A lobbyists job in never done. Like the tides of the ocean, politics has an ebb and flow. Issues go through a cycle effected not by the moon’s gravitational pull but by the nature of America’s form of governance. Government is influenced by public opinion, economic conditions, media scrutiny, bureaucrats, politicians and yes, by lobbyists. All of these influences change and evolve over time.

A good example of this cycle is rates for private passenger auto insurance in Georgia. After rates skyrocketed in the late 1980s, the Georgia legislature changed state law so that the Insurance Commissioner had to approve increases proposed by insurance companies. This system is referred to as “prior authorization.” The auto insurance industry instructed its lobbyists at the Capitol to try and change the law back to a “file and use” system.

In 2008 insurance company lobbyists managed to pass SB 276 which returned Georgia to a file and use rate system. Section 3 of the bill stated that “No rate shall be held to be excessive unless such rate is unreasonably high for the insurance provided and a reasonable degree of competition does not exist in the area with respect to the classification to which such rate is applicable; provided, however, with respect to rate filings involving an increase in rates, no rate for personal private passenger motor vehicle insurance shall be held to be excessive unless such rate is unreasonably high for the insurance provided and a reasonable degree of competition does not exist.” This language allows companies to implement new rates without prior review and the insurance commissioner cannot hold the rates excessive as long as there is competition. The industries argument was that if you let free-market principles take effect, competition will drive auto insurance rates down. At that time, in that political and economic environment, it was a winning argument.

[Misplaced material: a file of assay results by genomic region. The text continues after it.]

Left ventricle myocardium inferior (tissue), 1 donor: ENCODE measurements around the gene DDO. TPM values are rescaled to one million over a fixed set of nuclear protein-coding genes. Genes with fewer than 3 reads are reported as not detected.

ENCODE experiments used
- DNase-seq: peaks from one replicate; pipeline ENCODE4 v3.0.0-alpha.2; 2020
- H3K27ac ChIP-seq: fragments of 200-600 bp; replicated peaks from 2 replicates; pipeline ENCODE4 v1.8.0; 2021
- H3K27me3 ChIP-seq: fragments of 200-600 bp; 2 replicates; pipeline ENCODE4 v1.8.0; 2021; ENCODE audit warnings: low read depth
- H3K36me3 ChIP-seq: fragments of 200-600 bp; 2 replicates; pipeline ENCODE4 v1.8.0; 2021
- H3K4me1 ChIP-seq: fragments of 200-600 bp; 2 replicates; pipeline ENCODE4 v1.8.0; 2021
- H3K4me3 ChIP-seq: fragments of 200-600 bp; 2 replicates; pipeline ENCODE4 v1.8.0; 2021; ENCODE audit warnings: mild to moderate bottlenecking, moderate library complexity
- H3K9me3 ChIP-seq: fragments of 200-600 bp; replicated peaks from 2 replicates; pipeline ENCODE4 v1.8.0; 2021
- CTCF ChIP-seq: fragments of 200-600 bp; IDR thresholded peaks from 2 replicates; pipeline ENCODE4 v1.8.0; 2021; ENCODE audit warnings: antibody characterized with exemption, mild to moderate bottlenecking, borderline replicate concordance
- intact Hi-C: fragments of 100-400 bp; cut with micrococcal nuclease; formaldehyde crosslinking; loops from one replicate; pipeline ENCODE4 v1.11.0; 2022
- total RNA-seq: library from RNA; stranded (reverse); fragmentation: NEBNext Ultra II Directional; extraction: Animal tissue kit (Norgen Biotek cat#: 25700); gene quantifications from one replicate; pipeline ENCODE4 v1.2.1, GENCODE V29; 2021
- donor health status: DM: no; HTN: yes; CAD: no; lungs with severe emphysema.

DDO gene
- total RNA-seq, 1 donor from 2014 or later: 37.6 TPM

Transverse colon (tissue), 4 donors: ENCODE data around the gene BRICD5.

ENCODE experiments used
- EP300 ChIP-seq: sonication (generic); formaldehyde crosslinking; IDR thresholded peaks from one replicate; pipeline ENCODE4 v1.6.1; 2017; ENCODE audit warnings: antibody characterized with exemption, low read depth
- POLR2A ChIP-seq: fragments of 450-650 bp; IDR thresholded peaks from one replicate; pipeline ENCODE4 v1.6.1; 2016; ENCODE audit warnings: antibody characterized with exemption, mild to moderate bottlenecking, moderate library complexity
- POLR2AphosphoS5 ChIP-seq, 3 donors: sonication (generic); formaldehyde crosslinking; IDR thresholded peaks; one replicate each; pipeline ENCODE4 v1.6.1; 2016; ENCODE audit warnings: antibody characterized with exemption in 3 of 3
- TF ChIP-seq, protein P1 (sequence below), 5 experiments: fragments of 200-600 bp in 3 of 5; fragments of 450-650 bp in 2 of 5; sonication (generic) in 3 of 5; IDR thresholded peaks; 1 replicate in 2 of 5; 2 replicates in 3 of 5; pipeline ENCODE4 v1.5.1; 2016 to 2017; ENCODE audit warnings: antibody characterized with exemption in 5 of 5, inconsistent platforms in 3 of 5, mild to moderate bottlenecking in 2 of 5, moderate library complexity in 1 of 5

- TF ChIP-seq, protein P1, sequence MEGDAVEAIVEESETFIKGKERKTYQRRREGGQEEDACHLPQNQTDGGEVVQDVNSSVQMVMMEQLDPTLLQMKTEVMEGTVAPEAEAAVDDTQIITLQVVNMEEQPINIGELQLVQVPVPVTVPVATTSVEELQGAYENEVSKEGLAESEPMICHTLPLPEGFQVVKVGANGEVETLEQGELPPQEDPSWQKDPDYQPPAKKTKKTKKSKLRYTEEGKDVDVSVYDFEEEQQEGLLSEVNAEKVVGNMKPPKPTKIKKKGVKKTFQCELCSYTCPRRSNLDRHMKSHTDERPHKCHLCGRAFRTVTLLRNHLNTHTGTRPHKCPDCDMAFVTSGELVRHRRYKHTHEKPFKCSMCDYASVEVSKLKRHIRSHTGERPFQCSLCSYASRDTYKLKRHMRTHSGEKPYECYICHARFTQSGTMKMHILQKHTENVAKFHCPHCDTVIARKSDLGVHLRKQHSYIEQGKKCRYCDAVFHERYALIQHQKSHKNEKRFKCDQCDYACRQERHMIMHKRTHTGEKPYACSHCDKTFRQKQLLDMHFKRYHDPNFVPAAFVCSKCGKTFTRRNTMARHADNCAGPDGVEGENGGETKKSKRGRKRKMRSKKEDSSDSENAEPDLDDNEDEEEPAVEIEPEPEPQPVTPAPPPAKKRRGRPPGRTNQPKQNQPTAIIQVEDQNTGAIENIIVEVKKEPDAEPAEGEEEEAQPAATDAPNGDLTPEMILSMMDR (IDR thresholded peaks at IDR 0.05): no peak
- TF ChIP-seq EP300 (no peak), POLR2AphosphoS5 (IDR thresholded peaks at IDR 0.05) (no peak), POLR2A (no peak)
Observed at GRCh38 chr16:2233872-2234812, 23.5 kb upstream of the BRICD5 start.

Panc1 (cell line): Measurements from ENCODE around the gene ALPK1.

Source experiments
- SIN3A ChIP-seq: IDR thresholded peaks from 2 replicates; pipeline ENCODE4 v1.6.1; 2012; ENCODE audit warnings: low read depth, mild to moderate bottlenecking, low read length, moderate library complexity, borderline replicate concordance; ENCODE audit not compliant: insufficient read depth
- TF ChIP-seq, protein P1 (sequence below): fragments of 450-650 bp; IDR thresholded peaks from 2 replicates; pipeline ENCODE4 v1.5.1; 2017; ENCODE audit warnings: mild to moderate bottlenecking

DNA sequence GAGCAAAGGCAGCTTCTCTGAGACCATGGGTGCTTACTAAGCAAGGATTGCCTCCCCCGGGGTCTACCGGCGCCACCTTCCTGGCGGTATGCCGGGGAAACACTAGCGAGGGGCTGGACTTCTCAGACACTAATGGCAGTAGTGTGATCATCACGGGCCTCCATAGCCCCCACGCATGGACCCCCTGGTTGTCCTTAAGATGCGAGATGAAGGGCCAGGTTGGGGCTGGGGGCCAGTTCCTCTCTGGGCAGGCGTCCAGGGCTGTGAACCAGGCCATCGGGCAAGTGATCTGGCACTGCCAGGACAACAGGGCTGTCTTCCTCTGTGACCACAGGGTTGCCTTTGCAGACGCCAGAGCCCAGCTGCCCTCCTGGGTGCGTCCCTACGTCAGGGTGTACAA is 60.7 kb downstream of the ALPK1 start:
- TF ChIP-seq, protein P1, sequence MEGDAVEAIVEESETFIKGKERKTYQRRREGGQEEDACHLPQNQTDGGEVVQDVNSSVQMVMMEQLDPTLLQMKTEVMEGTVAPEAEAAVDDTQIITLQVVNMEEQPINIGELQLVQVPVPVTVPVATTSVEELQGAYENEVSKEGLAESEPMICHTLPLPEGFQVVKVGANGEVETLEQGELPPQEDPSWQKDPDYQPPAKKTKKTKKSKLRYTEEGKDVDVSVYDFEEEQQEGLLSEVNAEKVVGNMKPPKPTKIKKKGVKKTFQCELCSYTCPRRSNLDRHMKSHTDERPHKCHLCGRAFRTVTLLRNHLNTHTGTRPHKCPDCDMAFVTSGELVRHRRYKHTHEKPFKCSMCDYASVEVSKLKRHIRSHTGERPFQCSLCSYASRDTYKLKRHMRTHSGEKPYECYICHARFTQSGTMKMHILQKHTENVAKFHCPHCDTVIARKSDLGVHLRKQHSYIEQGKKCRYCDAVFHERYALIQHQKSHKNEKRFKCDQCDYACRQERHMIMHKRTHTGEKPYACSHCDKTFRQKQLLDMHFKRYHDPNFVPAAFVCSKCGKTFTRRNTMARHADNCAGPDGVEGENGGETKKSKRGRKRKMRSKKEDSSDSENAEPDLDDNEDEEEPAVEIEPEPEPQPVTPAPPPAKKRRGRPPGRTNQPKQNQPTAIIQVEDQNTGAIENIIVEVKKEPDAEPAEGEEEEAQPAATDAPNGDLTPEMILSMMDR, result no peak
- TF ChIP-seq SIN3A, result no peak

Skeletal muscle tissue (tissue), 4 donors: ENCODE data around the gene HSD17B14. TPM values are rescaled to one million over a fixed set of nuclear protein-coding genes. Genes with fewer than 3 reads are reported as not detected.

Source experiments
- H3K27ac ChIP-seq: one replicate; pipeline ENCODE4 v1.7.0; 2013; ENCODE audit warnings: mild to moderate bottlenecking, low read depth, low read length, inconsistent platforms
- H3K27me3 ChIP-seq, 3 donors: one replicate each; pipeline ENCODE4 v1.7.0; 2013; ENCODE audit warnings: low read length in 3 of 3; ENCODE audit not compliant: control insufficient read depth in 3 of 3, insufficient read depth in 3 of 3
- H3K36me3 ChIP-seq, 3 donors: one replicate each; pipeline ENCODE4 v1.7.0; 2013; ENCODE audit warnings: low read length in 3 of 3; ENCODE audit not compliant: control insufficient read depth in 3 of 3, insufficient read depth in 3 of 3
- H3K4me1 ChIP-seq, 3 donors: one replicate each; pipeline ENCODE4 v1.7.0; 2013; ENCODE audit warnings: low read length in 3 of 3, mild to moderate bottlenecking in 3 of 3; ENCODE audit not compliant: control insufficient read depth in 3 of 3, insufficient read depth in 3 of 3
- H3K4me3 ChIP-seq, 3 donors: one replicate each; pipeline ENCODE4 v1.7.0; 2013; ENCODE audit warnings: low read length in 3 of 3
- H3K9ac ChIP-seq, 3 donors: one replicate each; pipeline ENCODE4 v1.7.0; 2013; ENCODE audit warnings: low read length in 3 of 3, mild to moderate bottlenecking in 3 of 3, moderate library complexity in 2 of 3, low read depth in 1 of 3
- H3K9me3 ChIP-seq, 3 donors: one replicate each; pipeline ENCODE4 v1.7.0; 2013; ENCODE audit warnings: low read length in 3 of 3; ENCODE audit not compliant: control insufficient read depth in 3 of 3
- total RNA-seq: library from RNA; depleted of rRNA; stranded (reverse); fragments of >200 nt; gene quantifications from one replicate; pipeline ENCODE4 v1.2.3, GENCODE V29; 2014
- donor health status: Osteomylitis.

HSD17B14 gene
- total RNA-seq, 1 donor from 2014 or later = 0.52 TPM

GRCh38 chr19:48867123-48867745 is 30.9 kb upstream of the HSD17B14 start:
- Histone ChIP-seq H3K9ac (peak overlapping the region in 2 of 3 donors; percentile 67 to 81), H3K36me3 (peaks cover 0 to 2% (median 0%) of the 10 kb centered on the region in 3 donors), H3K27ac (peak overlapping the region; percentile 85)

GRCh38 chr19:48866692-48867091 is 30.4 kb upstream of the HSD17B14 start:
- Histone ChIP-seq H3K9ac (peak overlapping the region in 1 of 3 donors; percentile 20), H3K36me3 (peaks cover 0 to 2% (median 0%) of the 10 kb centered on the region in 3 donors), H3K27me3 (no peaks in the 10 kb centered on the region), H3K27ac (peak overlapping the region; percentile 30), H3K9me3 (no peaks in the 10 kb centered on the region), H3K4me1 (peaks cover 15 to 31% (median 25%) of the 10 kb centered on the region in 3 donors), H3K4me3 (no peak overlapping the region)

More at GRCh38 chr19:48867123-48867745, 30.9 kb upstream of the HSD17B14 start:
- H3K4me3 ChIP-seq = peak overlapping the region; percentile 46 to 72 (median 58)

But wait. When the Georgia House Insurance Committee held an early session hearing on January 11, 2017 regarding premiums of private passenger auto insurance it brought unwelcome scrutiny for the property and casualty industry. Dr. Robert P. Hartwig, Special Consultant to the Insurance Information Institute was brought in by industry lobbyists to speak to the committee regarding the rising frequency and severity of auto accident claims. It seems that competition was not able to keep auto insurance rates from rising due to these “environmental factors.”